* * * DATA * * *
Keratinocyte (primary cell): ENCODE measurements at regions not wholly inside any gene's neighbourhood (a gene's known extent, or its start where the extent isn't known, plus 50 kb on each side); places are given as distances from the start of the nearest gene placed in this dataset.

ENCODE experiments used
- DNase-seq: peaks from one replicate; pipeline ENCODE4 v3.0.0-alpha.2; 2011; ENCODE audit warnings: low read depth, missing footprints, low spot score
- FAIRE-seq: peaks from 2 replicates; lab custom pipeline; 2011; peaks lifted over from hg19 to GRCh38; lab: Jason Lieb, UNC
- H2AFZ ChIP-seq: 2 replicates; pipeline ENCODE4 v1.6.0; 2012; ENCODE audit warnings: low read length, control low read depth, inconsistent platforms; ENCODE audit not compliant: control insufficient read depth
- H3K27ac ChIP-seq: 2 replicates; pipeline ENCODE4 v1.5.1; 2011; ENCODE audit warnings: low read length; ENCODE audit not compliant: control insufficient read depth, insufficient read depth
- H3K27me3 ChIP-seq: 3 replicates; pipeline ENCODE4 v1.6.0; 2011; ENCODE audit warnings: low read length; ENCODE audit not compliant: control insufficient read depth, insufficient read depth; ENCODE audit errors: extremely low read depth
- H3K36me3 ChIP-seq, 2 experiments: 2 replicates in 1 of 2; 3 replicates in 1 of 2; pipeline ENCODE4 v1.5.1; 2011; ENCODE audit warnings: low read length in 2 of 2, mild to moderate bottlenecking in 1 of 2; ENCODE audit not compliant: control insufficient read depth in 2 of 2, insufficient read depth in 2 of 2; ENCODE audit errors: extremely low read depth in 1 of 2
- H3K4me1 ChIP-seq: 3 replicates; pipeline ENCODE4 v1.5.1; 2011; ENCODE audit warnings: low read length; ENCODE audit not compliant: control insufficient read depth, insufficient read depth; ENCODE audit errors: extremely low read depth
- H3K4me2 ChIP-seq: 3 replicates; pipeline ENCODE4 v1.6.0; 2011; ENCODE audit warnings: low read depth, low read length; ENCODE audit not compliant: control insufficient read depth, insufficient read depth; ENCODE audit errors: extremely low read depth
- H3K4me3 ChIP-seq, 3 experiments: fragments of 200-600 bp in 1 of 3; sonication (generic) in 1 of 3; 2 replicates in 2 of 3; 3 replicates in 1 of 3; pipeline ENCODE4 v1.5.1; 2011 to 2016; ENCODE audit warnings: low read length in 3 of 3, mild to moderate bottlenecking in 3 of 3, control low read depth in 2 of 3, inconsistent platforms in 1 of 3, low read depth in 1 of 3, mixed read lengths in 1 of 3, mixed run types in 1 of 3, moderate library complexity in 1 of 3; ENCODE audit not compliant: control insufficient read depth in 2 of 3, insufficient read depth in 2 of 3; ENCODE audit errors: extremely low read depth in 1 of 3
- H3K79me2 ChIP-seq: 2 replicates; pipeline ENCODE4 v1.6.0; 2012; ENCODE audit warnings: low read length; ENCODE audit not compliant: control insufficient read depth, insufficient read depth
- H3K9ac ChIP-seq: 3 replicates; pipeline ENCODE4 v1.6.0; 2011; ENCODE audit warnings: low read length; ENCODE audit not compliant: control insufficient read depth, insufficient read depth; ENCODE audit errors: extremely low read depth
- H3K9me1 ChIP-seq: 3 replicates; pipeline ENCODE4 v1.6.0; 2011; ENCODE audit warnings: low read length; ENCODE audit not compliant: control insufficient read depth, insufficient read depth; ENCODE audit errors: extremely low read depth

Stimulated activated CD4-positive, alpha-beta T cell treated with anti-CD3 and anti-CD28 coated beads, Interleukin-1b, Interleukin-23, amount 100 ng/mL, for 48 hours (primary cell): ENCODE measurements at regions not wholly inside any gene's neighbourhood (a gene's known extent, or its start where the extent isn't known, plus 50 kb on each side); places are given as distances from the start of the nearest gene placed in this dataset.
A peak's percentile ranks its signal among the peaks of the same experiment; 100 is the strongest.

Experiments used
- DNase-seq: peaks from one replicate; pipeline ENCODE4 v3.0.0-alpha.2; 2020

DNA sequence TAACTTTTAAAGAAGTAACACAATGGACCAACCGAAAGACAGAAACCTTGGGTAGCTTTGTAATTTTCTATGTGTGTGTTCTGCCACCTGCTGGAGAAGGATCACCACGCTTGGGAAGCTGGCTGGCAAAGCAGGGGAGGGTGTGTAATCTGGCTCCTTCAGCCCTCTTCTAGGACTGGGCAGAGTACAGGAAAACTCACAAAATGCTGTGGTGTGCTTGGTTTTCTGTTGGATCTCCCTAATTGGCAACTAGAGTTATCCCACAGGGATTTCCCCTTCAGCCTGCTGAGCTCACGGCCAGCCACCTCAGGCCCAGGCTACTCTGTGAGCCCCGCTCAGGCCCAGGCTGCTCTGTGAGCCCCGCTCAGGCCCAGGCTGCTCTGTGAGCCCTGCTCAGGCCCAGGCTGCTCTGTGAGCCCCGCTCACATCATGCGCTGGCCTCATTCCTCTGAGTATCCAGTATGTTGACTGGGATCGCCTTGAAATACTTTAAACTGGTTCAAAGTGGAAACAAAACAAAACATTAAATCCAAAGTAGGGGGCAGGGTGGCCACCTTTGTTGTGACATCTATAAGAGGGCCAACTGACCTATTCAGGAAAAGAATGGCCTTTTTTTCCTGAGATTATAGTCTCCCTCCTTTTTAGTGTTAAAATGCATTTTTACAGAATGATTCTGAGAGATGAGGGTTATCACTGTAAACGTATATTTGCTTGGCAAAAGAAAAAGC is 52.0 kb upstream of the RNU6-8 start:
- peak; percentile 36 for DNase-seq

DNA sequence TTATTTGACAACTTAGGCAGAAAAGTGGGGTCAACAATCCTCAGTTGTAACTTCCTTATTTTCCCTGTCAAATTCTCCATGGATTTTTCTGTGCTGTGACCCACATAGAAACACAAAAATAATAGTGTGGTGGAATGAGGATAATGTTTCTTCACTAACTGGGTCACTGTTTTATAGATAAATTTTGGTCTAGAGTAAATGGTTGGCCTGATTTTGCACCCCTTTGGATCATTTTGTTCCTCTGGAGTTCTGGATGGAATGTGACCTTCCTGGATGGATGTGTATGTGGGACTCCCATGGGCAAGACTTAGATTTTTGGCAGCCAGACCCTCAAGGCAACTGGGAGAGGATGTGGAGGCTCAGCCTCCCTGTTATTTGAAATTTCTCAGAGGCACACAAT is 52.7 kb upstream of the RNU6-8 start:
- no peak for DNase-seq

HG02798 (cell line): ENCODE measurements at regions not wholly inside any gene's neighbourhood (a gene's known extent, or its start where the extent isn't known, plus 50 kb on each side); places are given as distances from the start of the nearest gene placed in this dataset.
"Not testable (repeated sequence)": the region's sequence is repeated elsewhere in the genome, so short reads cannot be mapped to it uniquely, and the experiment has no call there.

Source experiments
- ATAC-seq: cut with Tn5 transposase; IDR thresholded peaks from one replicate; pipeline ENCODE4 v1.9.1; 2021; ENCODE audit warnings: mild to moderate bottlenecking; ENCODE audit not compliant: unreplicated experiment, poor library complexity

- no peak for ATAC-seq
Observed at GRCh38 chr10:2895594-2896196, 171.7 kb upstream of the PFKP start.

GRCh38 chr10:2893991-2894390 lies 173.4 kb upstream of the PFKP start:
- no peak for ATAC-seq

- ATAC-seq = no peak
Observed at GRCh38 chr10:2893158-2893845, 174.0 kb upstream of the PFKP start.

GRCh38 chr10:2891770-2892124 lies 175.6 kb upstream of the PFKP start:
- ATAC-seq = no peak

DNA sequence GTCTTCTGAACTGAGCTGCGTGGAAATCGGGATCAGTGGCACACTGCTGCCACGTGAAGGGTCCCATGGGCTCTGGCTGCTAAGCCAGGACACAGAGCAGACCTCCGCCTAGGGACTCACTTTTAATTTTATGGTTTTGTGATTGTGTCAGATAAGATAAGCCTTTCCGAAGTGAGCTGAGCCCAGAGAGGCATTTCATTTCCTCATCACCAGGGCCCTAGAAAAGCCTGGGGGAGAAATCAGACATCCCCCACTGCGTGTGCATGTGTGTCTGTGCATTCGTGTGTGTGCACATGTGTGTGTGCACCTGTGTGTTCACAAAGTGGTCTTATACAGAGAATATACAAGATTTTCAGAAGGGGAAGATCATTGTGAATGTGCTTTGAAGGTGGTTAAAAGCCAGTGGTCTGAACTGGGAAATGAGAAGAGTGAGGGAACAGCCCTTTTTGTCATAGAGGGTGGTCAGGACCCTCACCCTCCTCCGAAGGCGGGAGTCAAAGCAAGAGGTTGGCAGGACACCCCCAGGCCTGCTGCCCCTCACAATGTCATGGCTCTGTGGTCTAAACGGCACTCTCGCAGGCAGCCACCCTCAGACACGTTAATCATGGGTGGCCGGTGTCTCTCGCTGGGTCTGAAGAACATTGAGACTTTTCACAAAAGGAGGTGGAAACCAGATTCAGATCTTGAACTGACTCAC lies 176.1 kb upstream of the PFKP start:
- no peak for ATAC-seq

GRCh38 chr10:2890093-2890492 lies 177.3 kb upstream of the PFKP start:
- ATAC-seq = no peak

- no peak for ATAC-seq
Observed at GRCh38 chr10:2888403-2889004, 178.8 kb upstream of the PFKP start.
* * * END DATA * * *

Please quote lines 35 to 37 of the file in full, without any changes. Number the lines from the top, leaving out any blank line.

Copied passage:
DNA sequence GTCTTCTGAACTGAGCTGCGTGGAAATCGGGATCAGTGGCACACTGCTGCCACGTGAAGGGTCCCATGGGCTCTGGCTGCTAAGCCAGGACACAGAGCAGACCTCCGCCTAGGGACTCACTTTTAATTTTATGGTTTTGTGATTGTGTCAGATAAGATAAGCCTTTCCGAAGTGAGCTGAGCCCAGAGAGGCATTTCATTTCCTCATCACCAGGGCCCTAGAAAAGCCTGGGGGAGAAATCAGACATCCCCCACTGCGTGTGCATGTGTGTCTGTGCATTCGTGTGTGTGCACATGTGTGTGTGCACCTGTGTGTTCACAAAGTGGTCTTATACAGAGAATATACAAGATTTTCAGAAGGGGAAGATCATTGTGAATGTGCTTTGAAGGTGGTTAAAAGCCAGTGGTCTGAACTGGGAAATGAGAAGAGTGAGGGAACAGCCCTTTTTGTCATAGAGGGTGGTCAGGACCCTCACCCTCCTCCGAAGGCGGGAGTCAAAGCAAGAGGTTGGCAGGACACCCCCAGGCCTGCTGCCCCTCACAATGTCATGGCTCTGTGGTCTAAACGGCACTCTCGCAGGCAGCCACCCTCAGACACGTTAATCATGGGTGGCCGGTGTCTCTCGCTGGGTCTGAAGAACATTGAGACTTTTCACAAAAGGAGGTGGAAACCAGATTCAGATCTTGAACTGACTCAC lies 176.1 kb upstream of the PFKP start:
- no peak for ATAC-seq

GRCh38 chr10:2890093-2890492 lies 177.3 kb upstream of the PFKP start: